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  #1  
Old 06-29-2012
Max Hax
 
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Looking for a liveaboard, don't want to die in the ocean.

Hey folks. I'm 6'5", brand new to boats, terrified of the ocean, and have decided to live aboard
Looking for input on boat recommendations. I'm married to the idea of a sailboat (energy independence in case of zombie apocalypse) though I may consider a real cheap trawler to get me started.
Some things I've run into though.
1. I'm too tall for most boats. I'm half monkey so I have no problem swinging about and ducking through bulkheads, but I like to be able to stand while doing dishes and showering.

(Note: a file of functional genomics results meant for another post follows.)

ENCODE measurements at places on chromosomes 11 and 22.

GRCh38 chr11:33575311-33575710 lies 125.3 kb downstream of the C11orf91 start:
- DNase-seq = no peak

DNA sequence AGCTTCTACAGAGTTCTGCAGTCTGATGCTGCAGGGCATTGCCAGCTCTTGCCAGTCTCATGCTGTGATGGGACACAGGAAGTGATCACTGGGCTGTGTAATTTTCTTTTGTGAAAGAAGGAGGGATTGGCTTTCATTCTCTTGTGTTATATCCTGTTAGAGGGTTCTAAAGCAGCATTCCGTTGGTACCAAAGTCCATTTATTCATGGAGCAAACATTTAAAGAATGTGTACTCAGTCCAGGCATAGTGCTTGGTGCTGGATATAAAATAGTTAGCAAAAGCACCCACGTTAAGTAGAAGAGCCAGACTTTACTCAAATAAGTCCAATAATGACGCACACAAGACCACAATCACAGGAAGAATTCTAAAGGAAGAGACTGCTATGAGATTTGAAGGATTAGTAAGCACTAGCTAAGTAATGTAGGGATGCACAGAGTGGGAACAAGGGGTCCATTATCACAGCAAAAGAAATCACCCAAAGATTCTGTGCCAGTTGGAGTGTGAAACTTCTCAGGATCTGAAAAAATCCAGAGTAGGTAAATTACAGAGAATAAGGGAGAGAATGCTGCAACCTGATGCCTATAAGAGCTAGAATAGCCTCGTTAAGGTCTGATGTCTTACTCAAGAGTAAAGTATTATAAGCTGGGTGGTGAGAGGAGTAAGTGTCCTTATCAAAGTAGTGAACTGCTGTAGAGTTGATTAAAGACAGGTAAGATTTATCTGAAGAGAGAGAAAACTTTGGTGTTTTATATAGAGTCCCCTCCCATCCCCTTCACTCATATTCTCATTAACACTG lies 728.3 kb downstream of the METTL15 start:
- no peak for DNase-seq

2. I've looked at about 10 boats thus far from a San Juan 27 to a Buchan 37 to a Spencer 42. The San Juan's cabin was about the size of the interior of my Jeep. The Buchan 37 was big enough for me to get by, alone, but certainly nowhere near comfortably. The Spencer 42 looks more than sufficient, but I'm not looking forward tot the idea of singlehanding a 42'. However, I hear constantly about elderly couples living for 10 years on a Morgan IO 30'. I've looked at videos of these and they look WAY bigger than the Buchan 37'. Granted, the Buchan's beam is only about 7'5" while the IO is about 10', but the Buchans extra 7' LOA I'd thing should more than compensate. Also, the Buchan could never fit a shower while most IO 30's have no issue with such accommodation. Am I just looking at the wrong style boat? Is there some magic word for sub 40' boats that can accommodate two adults and a box of cats comfortably?